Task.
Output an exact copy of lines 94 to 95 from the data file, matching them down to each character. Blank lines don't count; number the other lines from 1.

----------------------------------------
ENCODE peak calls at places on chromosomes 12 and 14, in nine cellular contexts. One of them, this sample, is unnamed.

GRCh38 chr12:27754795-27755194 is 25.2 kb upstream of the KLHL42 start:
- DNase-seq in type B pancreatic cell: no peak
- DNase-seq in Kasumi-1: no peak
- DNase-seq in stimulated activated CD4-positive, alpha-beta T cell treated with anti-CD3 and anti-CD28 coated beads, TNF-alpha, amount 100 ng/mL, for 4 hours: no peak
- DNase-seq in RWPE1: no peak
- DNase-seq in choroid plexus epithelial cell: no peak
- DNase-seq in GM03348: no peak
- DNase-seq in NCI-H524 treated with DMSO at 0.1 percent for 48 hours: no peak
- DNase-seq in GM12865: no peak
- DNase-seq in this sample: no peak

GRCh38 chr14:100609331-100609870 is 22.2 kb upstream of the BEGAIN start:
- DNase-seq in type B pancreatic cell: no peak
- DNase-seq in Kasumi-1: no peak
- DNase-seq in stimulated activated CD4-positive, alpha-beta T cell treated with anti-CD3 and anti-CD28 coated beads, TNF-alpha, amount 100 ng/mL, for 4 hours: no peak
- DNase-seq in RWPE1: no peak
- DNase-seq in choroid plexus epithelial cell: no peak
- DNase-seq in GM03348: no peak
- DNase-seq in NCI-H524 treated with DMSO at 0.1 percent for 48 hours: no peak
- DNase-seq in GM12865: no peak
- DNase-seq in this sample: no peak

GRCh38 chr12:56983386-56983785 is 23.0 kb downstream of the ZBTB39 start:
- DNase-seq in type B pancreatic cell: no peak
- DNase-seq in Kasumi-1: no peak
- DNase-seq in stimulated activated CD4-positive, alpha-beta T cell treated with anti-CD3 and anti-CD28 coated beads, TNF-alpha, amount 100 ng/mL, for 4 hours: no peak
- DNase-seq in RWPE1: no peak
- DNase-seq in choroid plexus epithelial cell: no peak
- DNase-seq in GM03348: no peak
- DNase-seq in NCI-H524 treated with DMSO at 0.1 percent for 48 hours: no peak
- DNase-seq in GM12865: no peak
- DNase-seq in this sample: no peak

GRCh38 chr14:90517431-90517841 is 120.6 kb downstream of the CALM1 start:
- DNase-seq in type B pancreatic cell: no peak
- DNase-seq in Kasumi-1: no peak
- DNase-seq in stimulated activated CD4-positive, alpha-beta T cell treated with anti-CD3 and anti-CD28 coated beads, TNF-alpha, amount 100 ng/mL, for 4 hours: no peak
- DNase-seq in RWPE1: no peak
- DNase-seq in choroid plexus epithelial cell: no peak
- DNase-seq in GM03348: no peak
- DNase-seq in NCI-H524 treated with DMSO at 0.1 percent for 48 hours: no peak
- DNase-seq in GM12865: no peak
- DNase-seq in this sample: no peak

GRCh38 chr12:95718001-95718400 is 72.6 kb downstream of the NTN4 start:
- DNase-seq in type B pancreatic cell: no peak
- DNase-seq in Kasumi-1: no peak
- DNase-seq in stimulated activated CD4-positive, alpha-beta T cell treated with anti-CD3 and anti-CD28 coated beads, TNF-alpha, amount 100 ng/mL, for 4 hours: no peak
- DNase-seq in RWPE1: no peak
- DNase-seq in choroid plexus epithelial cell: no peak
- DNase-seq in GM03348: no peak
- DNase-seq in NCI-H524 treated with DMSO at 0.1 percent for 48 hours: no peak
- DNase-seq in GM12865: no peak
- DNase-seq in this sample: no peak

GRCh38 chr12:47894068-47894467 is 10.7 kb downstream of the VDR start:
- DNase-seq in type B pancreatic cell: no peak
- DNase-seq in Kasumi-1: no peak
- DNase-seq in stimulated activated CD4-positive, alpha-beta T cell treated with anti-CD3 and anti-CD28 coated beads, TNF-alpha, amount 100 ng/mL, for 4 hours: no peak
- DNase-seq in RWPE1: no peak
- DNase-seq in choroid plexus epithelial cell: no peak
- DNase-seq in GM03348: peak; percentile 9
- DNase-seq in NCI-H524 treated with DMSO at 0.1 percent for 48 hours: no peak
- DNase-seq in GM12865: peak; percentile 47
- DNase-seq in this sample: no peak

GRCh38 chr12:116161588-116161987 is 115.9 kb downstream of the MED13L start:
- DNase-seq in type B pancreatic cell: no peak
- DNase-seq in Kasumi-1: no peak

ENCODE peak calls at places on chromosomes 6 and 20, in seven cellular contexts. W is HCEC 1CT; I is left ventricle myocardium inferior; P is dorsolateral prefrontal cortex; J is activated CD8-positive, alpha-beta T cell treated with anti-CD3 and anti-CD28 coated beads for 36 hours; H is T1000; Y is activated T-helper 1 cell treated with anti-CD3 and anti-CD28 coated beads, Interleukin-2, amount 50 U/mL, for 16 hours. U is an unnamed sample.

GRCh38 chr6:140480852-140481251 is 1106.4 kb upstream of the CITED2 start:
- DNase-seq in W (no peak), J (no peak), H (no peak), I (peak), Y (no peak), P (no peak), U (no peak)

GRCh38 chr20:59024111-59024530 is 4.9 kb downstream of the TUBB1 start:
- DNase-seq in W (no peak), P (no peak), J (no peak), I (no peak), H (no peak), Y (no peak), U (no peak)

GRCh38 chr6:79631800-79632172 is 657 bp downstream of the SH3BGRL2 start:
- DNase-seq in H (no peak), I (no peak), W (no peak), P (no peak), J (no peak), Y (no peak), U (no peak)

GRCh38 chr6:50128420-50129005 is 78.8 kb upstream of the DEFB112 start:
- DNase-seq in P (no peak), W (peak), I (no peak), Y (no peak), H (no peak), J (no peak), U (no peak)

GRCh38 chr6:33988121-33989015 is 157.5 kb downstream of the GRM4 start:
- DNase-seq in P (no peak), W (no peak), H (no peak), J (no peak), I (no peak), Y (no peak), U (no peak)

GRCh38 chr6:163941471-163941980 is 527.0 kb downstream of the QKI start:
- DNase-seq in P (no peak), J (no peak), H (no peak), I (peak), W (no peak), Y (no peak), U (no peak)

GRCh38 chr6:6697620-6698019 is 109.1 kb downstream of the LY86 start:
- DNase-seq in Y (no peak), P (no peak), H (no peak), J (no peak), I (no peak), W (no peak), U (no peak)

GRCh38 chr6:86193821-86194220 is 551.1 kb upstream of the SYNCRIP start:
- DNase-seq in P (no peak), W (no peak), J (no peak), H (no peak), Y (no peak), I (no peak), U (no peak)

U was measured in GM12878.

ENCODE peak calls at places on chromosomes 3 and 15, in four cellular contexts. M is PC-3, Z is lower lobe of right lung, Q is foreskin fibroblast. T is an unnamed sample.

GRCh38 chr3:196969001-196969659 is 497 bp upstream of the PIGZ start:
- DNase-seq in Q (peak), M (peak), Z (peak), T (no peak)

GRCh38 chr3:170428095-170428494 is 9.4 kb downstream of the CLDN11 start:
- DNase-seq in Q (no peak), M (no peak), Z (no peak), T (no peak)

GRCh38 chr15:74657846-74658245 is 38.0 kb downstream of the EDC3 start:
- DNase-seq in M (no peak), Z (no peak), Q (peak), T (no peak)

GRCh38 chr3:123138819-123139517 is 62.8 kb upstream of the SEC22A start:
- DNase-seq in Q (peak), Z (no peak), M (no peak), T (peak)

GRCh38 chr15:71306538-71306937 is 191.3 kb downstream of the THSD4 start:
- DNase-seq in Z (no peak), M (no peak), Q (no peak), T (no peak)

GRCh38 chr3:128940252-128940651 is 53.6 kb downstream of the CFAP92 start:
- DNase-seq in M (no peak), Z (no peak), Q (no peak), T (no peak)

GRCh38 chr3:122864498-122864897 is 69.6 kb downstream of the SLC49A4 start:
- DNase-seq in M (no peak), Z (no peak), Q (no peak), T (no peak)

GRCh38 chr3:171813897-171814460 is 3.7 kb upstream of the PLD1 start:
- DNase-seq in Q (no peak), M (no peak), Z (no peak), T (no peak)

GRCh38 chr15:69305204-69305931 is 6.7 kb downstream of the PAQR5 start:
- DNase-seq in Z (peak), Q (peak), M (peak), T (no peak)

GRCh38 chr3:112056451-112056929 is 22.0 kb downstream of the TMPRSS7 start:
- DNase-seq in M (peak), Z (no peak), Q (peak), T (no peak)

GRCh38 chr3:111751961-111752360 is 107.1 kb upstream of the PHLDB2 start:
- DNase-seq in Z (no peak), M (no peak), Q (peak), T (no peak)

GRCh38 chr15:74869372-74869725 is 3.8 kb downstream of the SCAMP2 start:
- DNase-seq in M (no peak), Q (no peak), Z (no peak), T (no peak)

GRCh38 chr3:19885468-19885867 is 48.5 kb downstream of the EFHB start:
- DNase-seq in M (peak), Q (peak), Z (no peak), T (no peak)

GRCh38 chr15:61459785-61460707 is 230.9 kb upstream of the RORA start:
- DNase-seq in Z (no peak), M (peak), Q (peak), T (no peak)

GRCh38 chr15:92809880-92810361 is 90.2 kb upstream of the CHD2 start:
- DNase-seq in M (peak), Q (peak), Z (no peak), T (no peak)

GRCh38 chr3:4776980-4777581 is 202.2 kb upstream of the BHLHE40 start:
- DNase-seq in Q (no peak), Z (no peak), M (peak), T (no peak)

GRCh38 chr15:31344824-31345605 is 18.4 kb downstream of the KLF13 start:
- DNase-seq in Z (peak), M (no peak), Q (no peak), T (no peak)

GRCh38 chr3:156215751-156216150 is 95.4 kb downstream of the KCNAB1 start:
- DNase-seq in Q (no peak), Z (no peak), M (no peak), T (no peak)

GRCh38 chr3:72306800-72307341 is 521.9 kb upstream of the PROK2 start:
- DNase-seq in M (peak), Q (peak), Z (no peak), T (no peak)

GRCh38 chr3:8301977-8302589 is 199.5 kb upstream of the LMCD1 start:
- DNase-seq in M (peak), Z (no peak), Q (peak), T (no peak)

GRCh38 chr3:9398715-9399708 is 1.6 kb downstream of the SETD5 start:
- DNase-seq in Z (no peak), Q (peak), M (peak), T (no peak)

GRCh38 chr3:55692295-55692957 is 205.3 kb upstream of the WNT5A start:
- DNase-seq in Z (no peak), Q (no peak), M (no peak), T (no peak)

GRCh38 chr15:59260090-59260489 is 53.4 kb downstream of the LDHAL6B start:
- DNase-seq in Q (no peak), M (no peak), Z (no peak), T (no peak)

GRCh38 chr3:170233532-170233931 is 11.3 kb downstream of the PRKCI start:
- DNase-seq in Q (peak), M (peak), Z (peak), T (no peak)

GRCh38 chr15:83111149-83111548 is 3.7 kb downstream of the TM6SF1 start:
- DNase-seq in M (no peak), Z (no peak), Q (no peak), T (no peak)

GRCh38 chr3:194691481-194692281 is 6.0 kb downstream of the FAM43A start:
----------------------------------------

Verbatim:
GRCh38 chr3:128940252-128940651 is 53.6 kb downstream of the CFAP92 start:
- DNase-seq in M (no peak), Z (no peak), Q (no peak), T (no peak)